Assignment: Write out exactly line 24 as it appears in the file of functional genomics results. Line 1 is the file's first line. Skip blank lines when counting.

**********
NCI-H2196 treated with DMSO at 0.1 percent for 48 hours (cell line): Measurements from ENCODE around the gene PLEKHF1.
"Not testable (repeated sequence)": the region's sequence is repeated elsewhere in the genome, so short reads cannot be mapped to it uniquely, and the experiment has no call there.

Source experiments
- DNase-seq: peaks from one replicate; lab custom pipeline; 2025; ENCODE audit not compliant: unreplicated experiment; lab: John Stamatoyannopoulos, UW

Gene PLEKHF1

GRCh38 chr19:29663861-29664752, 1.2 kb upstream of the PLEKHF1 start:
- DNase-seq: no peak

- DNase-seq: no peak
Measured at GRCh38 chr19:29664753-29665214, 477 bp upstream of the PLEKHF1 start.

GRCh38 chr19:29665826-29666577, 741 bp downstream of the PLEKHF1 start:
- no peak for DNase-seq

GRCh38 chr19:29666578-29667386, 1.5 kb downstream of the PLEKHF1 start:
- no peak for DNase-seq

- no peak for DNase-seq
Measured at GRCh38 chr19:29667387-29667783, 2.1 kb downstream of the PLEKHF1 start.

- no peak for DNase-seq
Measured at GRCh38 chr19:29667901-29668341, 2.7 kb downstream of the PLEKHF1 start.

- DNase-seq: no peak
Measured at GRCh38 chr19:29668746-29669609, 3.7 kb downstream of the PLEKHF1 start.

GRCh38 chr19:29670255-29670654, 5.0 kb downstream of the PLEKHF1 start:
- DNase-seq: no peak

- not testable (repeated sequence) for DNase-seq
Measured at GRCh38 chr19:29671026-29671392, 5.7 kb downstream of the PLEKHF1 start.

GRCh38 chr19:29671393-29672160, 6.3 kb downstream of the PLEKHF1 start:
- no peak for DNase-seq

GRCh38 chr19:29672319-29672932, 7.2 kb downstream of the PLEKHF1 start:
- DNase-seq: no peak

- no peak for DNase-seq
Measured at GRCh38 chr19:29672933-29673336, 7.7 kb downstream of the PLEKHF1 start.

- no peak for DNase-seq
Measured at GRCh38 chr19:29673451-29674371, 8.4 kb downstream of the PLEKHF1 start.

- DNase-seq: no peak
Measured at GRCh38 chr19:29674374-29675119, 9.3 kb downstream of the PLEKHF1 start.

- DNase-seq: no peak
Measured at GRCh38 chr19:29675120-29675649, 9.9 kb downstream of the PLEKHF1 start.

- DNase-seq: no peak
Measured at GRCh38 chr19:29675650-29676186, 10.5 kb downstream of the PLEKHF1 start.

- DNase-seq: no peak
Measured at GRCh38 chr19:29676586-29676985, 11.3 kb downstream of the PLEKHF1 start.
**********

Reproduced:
GRCh38 chr19:29671393-29672160, 6.3 kb downstream of the PLEKHF1 start: